And Stockcharts.com reports that the interest Rate On The 30 Year US Government Bond, $TYX, rose 2.4% this week; and the Interest Rate On The US 10 Year Note, $TNX, rose 3.3% .

    Sapna Maheshwari and Kate Haywood of Bloomberg report on September 10, 2010:  “Global high-yield bond sales are poised to exceed 2009’s record issuance as the riskiest companies take advantage of plunging borrowing costs and investor demand for greater returns to refinance debt.  Ally Financial Inc., the lender previously known as GMAC Inc., and the lending arm of Ford Motor Co. led $206.9 billion of speculative-grade debt sales in 2010 through yesterday, compared with $208.1 billion for all of last year … Junk-rated companies are accelerating issuance amid rating upgrades and average borrowing costs that have plummeted from a high of 21.6% in 2009 to 8.4% as of yesterday.”

    Doug Noland of Prudent Bear reports on September 10, 2010 that after jumping to a seven month high of 695 bps in June, junk bond spreads (IBOX) ended the week at 554 bps.

    Paul Armstrong of Bloomberg reports on September 8):  “The global default rate on … junk, debt will fall to 2.7% by the end of this year before dropping to 2% a year from now, according to Moody’s … Defaults worldwide declined to 5% in August from 5.5% in the previous month. A year ago, the rate was at 12.3%.”

    Joe Brennan and Louisa Fahy of Bloomberg report on September 8, 2010 :  “Anglo Irish Bank Corp. will be broken in two as Ireland’s government seeks ‘finality’ on the bailout of the nationalized bank and tries to calm investor concern that the cost will continue to mount.  Anglo Irish will be split into a so-called good bank, which will retain the lender’s deposits, and an asset recovery bank which will run down its loans over time.”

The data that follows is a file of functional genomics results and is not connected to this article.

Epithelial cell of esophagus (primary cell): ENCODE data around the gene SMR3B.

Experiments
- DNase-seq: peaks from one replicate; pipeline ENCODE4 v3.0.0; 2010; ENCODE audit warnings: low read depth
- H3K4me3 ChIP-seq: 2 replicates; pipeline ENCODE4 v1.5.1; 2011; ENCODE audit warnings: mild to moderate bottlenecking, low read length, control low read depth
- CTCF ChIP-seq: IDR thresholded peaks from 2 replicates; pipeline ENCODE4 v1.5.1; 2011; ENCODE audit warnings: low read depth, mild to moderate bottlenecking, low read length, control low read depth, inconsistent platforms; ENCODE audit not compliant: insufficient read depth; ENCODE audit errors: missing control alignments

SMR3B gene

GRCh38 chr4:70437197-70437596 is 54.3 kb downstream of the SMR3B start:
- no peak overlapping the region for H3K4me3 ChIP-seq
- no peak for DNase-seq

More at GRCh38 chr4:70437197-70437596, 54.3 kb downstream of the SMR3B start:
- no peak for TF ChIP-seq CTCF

Alan Katz and Elisa Martinuzzi of Bloomberg report:  “Four months after the 110 billion Euro ($140bn) bailout for Greece, the nation still hasn’t disclosed the full details of secret financial transactions it used to conceal debt.  ‘We have not seen the real documents,’ Walter Radermacher, head of the European Union’s statistics agency Eurostat, said. Eurostat first requested the contracts in February.  Radermacher vows new toughness when officials from his staff head to Greece this month to come up with a ‘solid estimate’ of the total value of debt hidden by the opaque contracts. ‘This is a new era,’ he said.”

    The US Dollar, $USD, rose 0.8%,  the Australian dollar, FXA, 1.2%, the New Zealand Dollar, BNZ, 1.1%, the South Korean won 0.8%, and the Brazilian Real, BZF. 0.8% and the Yen, FXY, rose 0.24%, to close at 117.56 iin a dark cloud cover on an ascending wedge. The euro, FXE, fell 1.4%,

    Australia, EWA, laden with banking shares, is strongly recommended for those interested in short selling; it rose 1.2% on the higher Australian Dollar,  FXA. The currency traders have taken the AUD/JPY quite high as seen in the chat of FXA:FXY.

    According to MSN.com, World stocks, ACWI, rose 0.39% this week. India Earnings, EPI, rose 3.1%, Brazil Small Cap, BRF, 3.0%, India Earnings, EPI, relative to World Shares, ACWI, … EPI:ACWI, rose.

    Small Cap Consumer Discretionary, XLYS, fell 4.8%, and Semiconductors, XSD, 4.7%. A strong down draft is underway both in consumer discretionary and semiconductor stocks.